We arrived weary about 6am jumped in a 3 wheeler to see vol C who was to be our host , we said hellos and crashed out for a couple of hours before heading to Uppuveli beach. The aches and pains of the journey were soon forgotten at the sight of the Indian Ocean …it was beautiful, the beach of fine white sand was were we stayed for the whole day and into the evening. Sunday found us venturing to the Hindu temple which was swamped by visitors, there  was a great atmosphere! Next we travelled to Nilaveli the second of Trincos popular beaches, described by the prolific novelist and journalist Carl Muller as “peach perfect, picture post card resort, with its sugar sand beach ,a creaming sea of dreamy blue, and a lagoon like a sculptured topaz” and I’d have to agree with him!


As those of you who have holidayed with me know  I’m no beach babe ,however living here being so lucky to be able to visit  and see so many beautiful beaches… I’m getting in to it! A good time was had by all catching up with Vols ,chilling out in  such magnificent settings watching the fishermen with their catch, the families who spent hours in the water, left little time to explore the town .So when we left the next morn we  promised to return.



Which was nearly sooner than I had hoped when we again pulled in to a junction stop I hopped of to use the loo with N, on returning to the platform we saw the train slowly pull away with our mates frantically waving us to make a run for it, have you seen how high those old trains are and it was gathering speed. I cant remember what was going thro my head, a jumble of oh no, bugger, no purse, no ID, this is not happening ,what to do …??? the guards were shouting ‘Madam half an hour,’ the people on the train were laughing, I breathlessly  replied I had to get on , not get a train in half an hour arggh! What he was trying to say was the train is not leaving it is just changing engines and will be back in half an hour! Oh,  ahh, Ok I see,  (Sarah stops running! ) N and I returned to the platform to the amusement of the awaiting passengers. The train did return in less then 10 mins our friends were also bemused ,as they had no idea  what was going on…hilarious!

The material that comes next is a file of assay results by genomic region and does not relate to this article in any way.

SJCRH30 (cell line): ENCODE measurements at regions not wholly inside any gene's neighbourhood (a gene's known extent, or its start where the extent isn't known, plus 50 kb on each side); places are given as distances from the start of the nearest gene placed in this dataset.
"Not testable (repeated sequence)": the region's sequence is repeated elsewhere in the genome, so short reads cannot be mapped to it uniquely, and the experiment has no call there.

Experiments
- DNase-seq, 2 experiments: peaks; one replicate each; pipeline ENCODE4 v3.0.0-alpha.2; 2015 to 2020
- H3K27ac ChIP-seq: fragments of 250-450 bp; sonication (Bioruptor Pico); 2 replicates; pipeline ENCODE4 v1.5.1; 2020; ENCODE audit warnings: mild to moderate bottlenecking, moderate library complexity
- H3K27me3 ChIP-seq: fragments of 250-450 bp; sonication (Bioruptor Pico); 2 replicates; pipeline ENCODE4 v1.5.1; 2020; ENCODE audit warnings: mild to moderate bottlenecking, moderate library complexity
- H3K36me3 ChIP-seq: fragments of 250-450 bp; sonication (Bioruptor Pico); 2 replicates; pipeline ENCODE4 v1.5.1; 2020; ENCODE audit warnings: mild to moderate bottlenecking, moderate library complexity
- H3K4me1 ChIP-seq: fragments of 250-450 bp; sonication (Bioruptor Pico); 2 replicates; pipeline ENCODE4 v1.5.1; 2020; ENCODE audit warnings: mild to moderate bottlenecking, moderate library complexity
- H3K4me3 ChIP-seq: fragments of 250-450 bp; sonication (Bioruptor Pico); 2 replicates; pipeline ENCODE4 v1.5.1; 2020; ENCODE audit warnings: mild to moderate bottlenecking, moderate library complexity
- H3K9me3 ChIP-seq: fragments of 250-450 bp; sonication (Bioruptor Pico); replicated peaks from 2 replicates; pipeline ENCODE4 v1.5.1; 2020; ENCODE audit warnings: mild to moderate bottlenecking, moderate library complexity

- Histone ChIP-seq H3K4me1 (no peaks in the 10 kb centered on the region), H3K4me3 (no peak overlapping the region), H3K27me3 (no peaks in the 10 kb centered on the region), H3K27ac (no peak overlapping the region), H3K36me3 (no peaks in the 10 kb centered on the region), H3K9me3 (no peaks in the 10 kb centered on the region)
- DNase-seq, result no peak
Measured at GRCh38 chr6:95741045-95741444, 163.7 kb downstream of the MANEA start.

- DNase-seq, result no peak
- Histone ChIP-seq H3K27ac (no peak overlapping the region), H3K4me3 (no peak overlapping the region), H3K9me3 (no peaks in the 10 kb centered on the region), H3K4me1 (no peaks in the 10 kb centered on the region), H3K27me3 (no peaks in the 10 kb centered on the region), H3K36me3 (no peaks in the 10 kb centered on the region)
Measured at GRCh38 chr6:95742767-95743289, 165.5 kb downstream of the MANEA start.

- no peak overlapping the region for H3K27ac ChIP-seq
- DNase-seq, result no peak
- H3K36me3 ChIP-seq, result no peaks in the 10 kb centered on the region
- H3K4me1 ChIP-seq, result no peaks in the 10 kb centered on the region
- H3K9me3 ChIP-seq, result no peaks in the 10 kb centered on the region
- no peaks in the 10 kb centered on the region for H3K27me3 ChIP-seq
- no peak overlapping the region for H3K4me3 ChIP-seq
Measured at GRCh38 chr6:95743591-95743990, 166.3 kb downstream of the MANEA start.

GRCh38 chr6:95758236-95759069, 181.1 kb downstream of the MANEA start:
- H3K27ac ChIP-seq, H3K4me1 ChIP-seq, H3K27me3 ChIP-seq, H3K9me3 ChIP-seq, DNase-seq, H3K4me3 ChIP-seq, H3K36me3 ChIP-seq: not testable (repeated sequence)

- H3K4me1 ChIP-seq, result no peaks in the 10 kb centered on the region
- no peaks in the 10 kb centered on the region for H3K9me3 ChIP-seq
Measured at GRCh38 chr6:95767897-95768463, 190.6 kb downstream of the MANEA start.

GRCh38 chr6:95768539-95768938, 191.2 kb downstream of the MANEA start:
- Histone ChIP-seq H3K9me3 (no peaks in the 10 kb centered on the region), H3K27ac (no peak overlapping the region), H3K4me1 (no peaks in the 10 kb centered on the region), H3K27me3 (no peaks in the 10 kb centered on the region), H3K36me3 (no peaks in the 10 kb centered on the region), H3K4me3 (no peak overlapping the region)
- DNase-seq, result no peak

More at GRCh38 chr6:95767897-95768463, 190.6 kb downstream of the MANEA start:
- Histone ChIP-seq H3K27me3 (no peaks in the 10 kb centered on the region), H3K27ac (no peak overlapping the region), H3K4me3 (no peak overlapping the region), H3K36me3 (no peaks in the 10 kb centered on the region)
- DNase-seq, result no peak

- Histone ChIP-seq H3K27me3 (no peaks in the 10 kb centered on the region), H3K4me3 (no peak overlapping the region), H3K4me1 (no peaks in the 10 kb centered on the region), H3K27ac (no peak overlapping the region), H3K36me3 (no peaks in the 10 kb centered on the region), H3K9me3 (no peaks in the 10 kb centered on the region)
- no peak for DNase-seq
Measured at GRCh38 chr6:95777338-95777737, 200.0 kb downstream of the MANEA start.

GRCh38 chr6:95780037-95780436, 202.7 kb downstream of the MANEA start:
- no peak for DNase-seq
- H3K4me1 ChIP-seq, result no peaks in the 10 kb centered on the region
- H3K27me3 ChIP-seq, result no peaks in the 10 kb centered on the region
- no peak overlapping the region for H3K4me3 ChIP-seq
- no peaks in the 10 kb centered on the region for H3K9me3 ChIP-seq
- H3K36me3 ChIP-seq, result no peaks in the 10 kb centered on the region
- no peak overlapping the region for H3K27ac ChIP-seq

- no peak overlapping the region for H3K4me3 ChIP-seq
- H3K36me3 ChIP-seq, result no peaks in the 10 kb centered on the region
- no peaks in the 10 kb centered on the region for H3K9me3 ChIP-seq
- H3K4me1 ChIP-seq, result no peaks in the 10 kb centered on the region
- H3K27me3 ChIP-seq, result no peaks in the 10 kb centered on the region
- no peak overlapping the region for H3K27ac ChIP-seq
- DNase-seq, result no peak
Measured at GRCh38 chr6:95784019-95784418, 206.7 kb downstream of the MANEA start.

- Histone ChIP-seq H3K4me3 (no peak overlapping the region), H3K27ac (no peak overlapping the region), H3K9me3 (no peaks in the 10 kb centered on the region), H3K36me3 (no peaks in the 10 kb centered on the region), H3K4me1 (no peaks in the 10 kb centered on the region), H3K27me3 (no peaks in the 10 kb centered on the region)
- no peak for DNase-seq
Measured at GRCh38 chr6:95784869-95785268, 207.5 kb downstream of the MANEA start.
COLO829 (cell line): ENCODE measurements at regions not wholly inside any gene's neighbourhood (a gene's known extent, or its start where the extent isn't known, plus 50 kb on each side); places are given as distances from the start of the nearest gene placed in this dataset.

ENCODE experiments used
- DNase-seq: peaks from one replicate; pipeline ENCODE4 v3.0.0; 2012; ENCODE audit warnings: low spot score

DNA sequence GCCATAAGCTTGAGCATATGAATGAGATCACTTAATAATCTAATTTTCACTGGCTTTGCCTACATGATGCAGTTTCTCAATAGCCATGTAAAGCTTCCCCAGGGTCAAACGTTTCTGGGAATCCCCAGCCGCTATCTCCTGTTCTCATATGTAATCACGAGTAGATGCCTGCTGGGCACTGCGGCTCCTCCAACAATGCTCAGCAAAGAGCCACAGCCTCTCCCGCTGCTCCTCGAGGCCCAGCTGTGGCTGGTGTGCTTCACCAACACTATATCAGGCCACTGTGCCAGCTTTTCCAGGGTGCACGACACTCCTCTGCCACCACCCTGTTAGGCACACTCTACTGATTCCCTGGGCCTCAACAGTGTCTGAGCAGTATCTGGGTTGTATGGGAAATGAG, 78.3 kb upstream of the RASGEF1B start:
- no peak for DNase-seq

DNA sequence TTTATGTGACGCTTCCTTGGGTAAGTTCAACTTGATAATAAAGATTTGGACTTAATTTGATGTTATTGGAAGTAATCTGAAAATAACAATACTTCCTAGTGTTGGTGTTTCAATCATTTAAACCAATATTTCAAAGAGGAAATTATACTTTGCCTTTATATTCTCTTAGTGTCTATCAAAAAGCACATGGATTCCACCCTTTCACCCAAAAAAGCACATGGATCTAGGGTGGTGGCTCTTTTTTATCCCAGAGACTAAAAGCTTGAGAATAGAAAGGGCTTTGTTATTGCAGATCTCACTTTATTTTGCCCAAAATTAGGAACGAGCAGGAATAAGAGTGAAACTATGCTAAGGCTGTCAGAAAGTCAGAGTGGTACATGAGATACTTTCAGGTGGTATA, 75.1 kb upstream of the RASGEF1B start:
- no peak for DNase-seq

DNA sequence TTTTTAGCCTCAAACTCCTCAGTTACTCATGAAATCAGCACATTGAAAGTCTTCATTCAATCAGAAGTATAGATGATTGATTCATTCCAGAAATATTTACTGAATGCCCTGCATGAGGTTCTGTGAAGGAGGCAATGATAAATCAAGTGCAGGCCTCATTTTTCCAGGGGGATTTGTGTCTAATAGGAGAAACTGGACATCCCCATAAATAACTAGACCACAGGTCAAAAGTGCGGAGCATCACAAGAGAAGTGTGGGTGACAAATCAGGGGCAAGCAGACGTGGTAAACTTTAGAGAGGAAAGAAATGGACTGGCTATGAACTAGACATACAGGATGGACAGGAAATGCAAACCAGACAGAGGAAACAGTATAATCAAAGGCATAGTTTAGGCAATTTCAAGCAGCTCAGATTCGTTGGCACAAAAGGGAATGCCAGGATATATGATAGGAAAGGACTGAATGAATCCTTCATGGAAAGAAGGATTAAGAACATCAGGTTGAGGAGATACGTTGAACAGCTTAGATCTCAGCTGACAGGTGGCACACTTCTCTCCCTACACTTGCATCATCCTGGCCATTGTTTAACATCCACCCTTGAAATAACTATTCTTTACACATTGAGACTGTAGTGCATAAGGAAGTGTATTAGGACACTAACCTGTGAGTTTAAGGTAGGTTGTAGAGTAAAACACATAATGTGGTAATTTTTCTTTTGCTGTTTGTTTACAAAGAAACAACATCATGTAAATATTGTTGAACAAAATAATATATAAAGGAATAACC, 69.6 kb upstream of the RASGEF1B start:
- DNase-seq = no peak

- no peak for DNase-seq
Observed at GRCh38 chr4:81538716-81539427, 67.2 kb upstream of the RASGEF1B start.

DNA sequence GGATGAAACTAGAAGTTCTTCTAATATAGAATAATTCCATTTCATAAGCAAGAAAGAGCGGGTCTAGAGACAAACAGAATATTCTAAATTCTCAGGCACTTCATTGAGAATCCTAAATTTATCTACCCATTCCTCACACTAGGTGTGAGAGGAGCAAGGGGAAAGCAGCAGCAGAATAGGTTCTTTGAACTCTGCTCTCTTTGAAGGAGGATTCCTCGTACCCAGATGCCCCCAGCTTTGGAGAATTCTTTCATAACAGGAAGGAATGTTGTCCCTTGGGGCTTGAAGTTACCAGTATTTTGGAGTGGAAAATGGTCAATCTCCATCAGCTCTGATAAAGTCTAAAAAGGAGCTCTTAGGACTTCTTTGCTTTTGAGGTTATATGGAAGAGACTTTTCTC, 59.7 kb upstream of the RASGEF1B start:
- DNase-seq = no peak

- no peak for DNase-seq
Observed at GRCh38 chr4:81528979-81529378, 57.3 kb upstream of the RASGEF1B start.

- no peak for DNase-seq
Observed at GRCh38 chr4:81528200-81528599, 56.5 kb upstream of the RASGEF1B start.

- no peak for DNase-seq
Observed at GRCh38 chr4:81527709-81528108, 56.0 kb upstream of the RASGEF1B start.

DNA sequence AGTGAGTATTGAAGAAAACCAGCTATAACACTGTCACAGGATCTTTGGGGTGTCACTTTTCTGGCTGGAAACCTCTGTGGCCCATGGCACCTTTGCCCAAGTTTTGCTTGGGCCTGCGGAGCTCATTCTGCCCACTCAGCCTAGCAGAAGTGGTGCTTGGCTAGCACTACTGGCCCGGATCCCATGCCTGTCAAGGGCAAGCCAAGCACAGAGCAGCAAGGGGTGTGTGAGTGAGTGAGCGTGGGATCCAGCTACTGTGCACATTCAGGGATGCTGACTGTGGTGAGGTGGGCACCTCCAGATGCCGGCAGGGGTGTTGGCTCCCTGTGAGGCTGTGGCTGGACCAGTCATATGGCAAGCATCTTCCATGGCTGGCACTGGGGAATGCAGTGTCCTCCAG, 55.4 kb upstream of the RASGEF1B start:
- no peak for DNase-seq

The rest of the return journey was uneventful, apart from an hour before arriving in Colombo the carriage lights went off ! murder in the dark any one ??was that your hand being shrieked every so often! The countryside slipped by our open windows ,we played cards, ate the short eats,( street food brought on to the train in baskets by men, better than  any BR or Virgin train trolley food  and v v cheap!) we played scrabble, ate biscuits and fruit, had a snooze, listened to ipods, it was a long but a lovely journey, one I would not have missed and look forward to doing again before I leave!


More tea vicar?…

September 29, 2009 at 4:00 pm | Posted in Food, Friends, Life, Love, Travel | Leave a comment